The following code does NOT suppress ANY C4503 compiler warnings, but it does suppress C4244 warnings.

#pragma warning(push)
#pragma warning(disable:4503)
#pragma warning(disable:4244)

#include <map>
#include <string>

int main(int argc, char *argv[])
    class Field;
    typedef std::map<std::string, Field * > Screen;
    typedef std::map<std::string, Screen> WebApp;
    typedef std::map<std::string, WebApp> WebAppTest;
    typedef std::map<std::string, WebAppTest> Hello;
    Hello MyWAT; // The C4503 error is NOT suppressed

    int a;
    a = 5.0f; // The C4244 error is suppressed

#pragma warning(pop)

Please definitively explain why C4503 warnings are not suppressed. Note: it might be due to a similar reason as referenced in How can I work around warning C4505 in third party libraries?.

See this and this for more relevant infornation.

I'm using Visual Studio 2008 on a Windows 7 machine.

  • 2
    Without some extra context where you are disabling the warning it's a bit hard to come up with a solution. My guess: You disable the warning around the code that instantiates the monster template, but you need to disable before the header where the template is defined is included. – Xeo Mar 12 '12 at 19:30
  • @Xeo I have double checked and confirmed that this is not the issue. – Chris Morris Mar 12 '12 at 20:57
  • You should think about resolving these warnings, as they can later lead to problems, e.g. when linking. – PlasmaHH Mar 13 '12 at 21:10
  • @PlasmaHH I interpret this to mean that my name is entirely safe. Suppressing these warnings should not affect program correctness, however, since Microsoft explicitly states that The correctness of the program, however, is unaffected by the truncated name. – Chris Morris Mar 13 '12 at 21:59
  • @ChrisMorris: Older versions of msvc had much lower limits, and I had the "luck" to work with some of them. The symbols were just truncated, and depending on moonphase, this either caused duplicate definition errors on link time, or caused the compiler to chose the wrong symbol to link to. In the "best" case this would just mean that the wrong function was called... – PlasmaHH Mar 14 '12 at 9:32

Not clear from the context, but maybe you have too many #pragma statements? MSDN says:

 The compiler only supports up to 56 #pragma warning statements in a compiland.
| improve this answer | |
  • I have double checked and confirmed that this is not the issue. – Chris Morris Mar 12 '12 at 20:44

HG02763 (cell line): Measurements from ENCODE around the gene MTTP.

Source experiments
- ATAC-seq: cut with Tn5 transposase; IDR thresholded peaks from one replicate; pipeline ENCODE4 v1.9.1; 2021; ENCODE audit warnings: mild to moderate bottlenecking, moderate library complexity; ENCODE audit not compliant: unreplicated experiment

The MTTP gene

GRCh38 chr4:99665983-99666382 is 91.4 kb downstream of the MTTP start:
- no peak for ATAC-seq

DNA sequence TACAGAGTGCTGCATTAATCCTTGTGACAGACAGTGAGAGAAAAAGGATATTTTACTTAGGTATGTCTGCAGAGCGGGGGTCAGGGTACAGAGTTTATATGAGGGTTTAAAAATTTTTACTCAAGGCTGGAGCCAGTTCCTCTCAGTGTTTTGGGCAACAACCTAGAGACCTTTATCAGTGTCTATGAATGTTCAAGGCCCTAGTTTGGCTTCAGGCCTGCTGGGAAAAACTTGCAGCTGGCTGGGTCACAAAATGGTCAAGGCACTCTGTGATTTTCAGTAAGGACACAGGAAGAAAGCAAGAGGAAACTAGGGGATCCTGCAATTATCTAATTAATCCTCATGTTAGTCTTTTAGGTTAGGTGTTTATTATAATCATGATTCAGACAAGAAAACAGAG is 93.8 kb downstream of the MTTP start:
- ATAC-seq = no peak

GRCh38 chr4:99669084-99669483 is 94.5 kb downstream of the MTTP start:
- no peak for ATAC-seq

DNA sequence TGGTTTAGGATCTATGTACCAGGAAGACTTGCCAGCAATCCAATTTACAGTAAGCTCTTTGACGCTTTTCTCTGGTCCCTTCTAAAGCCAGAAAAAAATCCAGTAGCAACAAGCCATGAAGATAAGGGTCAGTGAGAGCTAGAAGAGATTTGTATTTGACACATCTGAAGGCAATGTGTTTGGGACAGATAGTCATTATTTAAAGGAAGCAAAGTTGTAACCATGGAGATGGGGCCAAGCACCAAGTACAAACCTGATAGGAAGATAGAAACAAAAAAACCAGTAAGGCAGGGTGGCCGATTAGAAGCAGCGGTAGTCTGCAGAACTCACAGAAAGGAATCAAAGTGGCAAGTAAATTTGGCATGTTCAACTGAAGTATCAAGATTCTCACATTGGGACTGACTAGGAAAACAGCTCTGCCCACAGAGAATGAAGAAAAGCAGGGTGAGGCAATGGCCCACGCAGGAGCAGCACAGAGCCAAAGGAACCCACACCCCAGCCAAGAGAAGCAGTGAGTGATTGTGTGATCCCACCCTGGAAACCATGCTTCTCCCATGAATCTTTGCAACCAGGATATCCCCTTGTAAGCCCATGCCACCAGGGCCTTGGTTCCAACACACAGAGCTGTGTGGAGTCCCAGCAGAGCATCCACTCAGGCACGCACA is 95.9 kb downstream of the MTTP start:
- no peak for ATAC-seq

• 2
    Then I suggest that you provide a minimal example. If not, we have no chance but guessing, and this is not very satisfyingly. – Matthias Mar 13 '12 at 7:01
  • 1
    My question has been edited to provide a runnable example of the issue. – Chris Morris Mar 13 '12 at 20:55

Bit weird but you can disable this warning using your exact code just by removing the #pragma warning(pop). I don't understand why though.

I should say I'm on VS2010 C++ Express edition.

| improve this answer | |
  • 1
    I created a new CLR console app, replaced the contents of projectname.cpp with the above code, added #include "stdafx.h" and compiled, and it gave me loads of warnings. Then I commented the final #pragma warning(pop) and there were no warnings. – demoncodemonkey Mar 13 '12 at 21:20
  • I could imagine that the phase that generates these warnings is later, after all kinds of instantiations and semantics stuff, where the pop already is active. – PlasmaHH Mar 13 '12 at 21:24
  • @demoncodemonkey My question is why does the pragma pop need to be commented out? – Chris Morris Mar 13 '12 at 21:56
  • @PlasmaHH This is what I imagine as well (this is referenced in my question). Does anyone have hard proof from Microsoft of this? – Chris Morris Mar 13 '12 at 22:02

Maybe stating the obvious but you can use the IDE settings to remove this (and other) warning(s) entirely, as explained here.

That was the only solution that worked for me, and was justified after learning that Boost has warning enable/disable policies built within, which alter the behavior of #pragma push/pop/enable/disable statements.

| improve this answer | |
  • This also works to disable the warning text in the output window. – John Stritenberger Jan 5 '17 at 21:07

Your Answer

By clicking “Post Your Answer”, you agree to our terms of service, privacy policy and cookie policy

Not the answer you're looking for? Browse other questions tagged or ask your own question.